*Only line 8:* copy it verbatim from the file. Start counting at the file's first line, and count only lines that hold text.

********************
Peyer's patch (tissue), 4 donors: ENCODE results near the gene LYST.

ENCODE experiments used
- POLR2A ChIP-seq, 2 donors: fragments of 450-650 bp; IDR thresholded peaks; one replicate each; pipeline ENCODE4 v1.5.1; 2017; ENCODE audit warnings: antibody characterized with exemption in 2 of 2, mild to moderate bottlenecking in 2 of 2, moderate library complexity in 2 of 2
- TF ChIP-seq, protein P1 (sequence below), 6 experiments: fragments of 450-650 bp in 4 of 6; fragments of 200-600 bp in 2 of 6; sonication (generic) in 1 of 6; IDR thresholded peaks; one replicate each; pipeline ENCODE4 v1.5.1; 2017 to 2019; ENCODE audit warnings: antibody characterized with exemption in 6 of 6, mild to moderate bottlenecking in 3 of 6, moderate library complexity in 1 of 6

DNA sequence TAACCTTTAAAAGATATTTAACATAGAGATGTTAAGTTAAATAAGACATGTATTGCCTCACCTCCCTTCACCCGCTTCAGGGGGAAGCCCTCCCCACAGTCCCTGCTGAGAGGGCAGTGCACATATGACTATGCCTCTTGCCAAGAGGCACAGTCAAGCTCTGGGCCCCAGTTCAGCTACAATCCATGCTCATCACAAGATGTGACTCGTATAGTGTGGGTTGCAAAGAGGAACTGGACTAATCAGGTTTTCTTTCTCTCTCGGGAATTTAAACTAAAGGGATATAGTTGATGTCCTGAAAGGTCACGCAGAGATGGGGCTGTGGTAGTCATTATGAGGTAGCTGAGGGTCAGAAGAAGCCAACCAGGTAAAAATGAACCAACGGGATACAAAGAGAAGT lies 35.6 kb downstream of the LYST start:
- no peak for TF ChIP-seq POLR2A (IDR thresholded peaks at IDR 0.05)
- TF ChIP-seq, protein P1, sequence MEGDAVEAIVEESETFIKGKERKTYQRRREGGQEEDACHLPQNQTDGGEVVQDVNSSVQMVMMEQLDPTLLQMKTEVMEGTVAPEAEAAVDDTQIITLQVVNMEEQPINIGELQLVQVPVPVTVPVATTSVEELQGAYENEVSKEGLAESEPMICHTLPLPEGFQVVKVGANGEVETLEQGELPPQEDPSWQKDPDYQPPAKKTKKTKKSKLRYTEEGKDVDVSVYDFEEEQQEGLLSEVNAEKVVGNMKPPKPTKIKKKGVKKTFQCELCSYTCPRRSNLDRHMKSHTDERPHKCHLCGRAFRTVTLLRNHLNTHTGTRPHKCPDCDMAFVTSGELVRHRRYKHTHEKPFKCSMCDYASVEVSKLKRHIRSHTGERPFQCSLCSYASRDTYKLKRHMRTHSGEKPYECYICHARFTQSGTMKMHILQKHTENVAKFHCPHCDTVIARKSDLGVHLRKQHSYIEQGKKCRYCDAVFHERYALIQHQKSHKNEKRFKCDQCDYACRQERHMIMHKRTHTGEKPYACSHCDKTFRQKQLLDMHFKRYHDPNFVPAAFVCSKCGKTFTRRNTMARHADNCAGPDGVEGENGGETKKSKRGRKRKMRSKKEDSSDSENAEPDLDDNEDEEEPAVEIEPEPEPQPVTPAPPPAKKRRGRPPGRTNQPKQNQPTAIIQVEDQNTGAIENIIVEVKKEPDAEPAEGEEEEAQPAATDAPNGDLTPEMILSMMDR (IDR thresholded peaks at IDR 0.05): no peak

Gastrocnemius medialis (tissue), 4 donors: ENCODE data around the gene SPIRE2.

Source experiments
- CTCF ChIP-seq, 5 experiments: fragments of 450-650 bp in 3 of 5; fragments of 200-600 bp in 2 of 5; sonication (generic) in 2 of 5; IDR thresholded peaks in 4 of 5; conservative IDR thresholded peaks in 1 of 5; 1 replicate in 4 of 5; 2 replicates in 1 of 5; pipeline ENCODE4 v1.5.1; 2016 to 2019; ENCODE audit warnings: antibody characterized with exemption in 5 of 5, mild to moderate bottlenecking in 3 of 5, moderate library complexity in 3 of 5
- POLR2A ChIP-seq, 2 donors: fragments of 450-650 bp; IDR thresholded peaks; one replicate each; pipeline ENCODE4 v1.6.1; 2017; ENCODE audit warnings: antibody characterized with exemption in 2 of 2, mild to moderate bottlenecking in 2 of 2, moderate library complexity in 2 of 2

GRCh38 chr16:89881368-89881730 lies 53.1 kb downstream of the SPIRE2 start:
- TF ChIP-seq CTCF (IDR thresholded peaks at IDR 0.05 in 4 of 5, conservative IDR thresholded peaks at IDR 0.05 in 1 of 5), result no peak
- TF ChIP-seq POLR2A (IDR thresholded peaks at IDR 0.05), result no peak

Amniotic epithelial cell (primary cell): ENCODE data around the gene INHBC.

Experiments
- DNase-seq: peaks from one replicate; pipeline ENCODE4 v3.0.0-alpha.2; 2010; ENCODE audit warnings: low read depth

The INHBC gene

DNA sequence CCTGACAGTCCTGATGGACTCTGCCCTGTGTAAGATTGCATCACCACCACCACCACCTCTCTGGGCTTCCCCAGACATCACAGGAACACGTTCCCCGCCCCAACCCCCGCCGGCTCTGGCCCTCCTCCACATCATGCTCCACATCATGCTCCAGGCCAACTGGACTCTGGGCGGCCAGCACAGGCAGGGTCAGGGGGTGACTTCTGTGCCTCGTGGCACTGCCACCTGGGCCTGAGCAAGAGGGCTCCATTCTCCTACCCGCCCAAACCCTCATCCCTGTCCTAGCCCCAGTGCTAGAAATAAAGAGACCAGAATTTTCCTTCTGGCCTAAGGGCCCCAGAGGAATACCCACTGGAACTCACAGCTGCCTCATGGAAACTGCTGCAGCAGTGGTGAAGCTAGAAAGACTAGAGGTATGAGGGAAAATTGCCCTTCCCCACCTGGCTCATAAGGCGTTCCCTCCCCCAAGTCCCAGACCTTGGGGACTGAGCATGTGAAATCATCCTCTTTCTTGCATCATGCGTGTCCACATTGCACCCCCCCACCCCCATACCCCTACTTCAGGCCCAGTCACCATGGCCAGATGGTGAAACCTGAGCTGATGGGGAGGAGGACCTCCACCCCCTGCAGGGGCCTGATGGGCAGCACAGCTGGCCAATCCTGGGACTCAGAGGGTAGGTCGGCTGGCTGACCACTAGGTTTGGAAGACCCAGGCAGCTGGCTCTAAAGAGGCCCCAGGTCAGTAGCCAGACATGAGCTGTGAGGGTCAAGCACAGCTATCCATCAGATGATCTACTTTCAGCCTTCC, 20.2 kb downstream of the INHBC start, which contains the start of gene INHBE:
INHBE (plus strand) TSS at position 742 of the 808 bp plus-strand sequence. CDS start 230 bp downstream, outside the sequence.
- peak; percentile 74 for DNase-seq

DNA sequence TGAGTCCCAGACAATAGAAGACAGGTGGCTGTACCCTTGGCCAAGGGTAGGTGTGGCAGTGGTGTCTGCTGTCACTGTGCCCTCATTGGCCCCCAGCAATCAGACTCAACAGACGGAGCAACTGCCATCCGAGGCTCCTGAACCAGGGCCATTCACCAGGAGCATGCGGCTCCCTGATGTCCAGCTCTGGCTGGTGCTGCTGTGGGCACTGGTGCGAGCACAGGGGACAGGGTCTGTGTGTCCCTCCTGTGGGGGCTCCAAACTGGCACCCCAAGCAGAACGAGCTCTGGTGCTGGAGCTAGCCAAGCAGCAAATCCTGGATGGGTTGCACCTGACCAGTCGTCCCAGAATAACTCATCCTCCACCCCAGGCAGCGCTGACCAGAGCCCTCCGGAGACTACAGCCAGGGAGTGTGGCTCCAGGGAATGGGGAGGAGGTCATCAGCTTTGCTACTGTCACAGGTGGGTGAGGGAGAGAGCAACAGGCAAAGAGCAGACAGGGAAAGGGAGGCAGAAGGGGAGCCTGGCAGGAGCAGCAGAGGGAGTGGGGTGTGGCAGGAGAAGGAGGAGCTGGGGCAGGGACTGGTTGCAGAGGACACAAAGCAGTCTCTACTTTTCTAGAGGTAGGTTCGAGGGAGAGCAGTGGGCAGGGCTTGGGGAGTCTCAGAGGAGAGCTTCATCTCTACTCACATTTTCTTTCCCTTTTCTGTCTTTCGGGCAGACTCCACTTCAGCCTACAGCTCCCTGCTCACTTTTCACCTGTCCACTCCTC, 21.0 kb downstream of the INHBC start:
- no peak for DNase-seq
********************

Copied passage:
Gastrocnemius medialis (tissue), 4 donors: ENCODE data around the gene SPIRE2.